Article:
As was pointed out in this article, the percentage of applicants whose names have been left out from the final draft NRC published in July-end is quite low in districts which are suspected to have a large presence of IBIs. Correspondingly, districts which have a low IBI presence have a higher percentage of applicants whose names have not been included in the NRC’s final draft. Thus, while 7.49 per cent of the applications for inclusion of names have been rejected in Dhubri, which has been inundated by IBIs and whose demography has been irreversibly altered by this illegal migration, tribal-dominated West Karbi Anglong district has a rejection rate of 17.49 per cent. The indigenous Assamese-dominated Tinsukia district has a rejection rate of 13.2 per cent while Sonitpur, which also has a marginal presence of suspected IBIs, has a rejection rate of nearly 18 per cent.

    Bodo-dominated Baska district has seen 17.56 per cent of its applicants being left out of the draft NRC Muslim-majority Goalpara, which has a high presence of IBIs, has seen a rejection rate of 12.49 per cent. Nagaon, another district whose demography has been altered by large-scale immigration from Bangladesh and is now a Muslim-majority district, had 12.5 per cent of its applicants not being included in the draft NRC, while in Kamrup Metropolitan district (comprising state capital Guwahati), where the presence of IBIs is low, 17.49 per cent of applicants did not find their names in the final draft.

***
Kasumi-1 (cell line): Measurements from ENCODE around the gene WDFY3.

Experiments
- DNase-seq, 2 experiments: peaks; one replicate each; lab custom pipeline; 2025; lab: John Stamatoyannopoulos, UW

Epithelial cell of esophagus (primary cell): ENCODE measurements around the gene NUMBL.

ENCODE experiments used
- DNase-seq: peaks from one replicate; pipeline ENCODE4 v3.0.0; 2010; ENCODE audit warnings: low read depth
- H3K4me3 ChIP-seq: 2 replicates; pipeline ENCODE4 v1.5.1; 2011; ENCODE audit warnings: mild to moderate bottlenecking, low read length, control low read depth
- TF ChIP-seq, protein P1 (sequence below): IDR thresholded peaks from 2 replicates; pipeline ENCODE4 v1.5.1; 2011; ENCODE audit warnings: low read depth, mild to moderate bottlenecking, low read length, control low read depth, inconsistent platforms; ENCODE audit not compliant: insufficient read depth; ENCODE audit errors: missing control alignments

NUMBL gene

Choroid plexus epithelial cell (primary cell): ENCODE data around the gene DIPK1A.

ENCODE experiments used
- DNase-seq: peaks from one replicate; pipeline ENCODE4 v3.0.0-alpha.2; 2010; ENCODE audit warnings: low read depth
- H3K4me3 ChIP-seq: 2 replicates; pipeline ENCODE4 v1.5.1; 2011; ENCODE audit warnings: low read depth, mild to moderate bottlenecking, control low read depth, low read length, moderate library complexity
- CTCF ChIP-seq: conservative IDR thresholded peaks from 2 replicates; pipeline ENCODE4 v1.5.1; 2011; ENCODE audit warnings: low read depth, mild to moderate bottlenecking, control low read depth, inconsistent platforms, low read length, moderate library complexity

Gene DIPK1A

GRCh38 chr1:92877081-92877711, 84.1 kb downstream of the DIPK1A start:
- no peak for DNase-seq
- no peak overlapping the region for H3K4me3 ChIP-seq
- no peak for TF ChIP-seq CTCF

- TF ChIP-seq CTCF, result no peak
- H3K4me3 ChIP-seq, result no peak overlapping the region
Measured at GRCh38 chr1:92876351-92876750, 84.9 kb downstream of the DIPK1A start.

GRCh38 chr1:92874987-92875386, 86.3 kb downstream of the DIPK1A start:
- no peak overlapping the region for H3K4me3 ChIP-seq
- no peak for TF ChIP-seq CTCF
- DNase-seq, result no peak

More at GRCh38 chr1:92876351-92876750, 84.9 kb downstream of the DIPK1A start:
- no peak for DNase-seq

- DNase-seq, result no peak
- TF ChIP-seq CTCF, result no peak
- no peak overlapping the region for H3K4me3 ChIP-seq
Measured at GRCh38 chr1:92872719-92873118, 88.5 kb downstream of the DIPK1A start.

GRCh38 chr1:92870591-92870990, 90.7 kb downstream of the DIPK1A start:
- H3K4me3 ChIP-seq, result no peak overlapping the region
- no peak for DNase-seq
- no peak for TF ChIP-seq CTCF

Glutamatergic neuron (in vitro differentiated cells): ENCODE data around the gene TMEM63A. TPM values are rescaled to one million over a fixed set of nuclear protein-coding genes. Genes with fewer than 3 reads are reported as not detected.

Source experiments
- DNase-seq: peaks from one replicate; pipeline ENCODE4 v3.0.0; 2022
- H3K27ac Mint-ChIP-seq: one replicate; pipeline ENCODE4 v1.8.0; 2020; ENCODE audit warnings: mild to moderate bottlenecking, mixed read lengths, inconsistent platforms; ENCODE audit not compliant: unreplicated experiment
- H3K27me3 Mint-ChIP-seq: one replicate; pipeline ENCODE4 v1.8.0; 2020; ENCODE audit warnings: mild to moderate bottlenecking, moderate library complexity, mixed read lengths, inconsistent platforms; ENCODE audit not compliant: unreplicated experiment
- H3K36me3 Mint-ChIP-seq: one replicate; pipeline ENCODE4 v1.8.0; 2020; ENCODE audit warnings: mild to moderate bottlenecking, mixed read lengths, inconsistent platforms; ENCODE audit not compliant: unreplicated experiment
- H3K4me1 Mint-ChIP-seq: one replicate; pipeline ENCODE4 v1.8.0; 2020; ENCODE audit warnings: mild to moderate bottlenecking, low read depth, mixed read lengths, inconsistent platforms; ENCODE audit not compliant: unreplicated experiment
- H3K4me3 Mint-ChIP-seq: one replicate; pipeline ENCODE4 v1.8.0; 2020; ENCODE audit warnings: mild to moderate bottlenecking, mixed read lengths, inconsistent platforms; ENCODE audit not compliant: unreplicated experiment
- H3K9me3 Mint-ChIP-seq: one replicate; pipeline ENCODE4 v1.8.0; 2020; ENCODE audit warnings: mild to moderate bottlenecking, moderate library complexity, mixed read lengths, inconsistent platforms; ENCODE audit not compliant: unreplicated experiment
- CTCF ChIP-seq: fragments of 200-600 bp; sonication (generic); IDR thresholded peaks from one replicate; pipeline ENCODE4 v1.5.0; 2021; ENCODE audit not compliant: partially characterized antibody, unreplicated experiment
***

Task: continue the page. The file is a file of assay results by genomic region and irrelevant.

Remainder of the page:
“This means that the IBIs have managed to procure documents fraudulently and by corrupt means and have managed to get their names included in the draft NRC,” said an activist who has been observing the NRC update process very closely. He said serious allegations of the whole process being compromised by corrupt officials tasked with the responsibility of verifying documents and vetting claims, have also surfaced.

    As for the 40 lakh whose names do not figure in the NRC final draft, the process of filing claims will start soon. Since many of them are indigenous people of the state and migrants from other states who have settled down in Assam, their claims are expected to be eventually accepted and their names will figure in the final NRC. “That means only a few lakh names, at best, will be left out. That will negate the basic purpose of the entire exercise,” the activist said.

    Going by all this, the final NRC, when it is ultimately out, will not bring to an end a tortuous and long chapter in Assam’s history. This chapter, which started with the anti-foreigners agitation launched in 1979 and continues till today, will reach closure only when the estimated one crore IBIs, or at least most of them, are detected.

    Detection is the primary task. But grave doubts remain about the final NRC being able to bring about this closure.